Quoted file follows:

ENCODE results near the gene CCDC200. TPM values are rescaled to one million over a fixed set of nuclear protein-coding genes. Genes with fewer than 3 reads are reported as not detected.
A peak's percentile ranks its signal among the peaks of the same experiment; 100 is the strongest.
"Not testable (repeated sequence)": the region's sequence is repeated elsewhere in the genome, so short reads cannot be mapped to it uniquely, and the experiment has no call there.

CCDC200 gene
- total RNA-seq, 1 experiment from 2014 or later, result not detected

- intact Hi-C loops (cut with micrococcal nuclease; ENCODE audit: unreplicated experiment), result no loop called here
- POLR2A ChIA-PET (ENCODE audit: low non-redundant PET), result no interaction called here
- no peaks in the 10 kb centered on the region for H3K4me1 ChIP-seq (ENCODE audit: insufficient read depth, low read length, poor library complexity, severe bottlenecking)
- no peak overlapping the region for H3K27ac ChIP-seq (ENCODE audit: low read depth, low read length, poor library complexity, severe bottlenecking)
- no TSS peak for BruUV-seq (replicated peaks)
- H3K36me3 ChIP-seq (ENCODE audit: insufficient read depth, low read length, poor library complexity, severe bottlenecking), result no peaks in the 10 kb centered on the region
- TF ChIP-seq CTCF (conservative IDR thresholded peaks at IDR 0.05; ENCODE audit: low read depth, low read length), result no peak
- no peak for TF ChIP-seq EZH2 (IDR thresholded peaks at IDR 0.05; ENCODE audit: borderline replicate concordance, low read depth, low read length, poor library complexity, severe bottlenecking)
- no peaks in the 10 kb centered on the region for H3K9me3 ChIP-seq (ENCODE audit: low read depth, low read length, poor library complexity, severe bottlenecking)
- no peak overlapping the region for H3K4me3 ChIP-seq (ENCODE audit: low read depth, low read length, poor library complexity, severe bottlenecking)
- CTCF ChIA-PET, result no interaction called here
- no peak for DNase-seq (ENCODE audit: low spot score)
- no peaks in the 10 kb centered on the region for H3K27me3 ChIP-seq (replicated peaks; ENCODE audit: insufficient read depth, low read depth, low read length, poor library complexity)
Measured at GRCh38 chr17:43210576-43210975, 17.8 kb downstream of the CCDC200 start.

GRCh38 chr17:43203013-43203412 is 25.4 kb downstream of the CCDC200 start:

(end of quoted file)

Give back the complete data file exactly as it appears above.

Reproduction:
ENCODE results near the gene CCDC200. TPM values are rescaled to one million over a fixed set of nuclear protein-coding genes. Genes with fewer than 3 reads are reported as not detected.
A peak's percentile ranks its signal among the peaks of the same experiment; 100 is the strongest.
"Not testable (repeated sequence)": the region's sequence is repeated elsewhere in the genome, so short reads cannot be mapped to it uniquely, and the experiment has no call there.

CCDC200 gene
- total RNA-seq, 1 experiment from 2014 or later, result not detected

- intact Hi-C loops (cut with micrococcal nuclease; ENCODE audit: unreplicated experiment), result no loop called here
- POLR2A ChIA-PET (ENCODE audit: low non-redundant PET), result no interaction called here
- no peaks in the 10 kb centered on the region for H3K4me1 ChIP-seq (ENCODE audit: insufficient read depth, low read length, poor library complexity, severe bottlenecking)
- no peak overlapping the region for H3K27ac ChIP-seq (ENCODE audit: low read depth, low read length, poor library complexity, severe bottlenecking)
- no TSS peak for BruUV-seq (replicated peaks)
- H3K36me3 ChIP-seq (ENCODE audit: insufficient read depth, low read length, poor library complexity, severe bottlenecking), result no peaks in the 10 kb centered on the region
- TF ChIP-seq CTCF (conservative IDR thresholded peaks at IDR 0.05; ENCODE audit: low read depth, low read length), result no peak
- no peak for TF ChIP-seq EZH2 (IDR thresholded peaks at IDR 0.05; ENCODE audit: borderline replicate concordance, low read depth, low read length, poor library complexity, severe bottlenecking)
- no peaks in the 10 kb centered on the region for H3K9me3 ChIP-seq (ENCODE audit: low read depth, low read length, poor library complexity, severe bottlenecking)
- no peak overlapping the region for H3K4me3 ChIP-seq (ENCODE audit: low read depth, low read length, poor library complexity, severe bottlenecking)
- CTCF ChIA-PET, result no interaction called here
- no peak for DNase-seq (ENCODE audit: low spot score)
- no peaks in the 10 kb centered on the region for H3K27me3 ChIP-seq (replicated peaks; ENCODE audit: insufficient read depth, low read depth, low read length, poor library complexity)
Measured at GRCh38 chr17:43210576-43210975, 17.8 kb downstream of the CCDC200 start.

GRCh38 chr17:43203013-43203412 is 25.4 kb downstream of the CCDC200 start: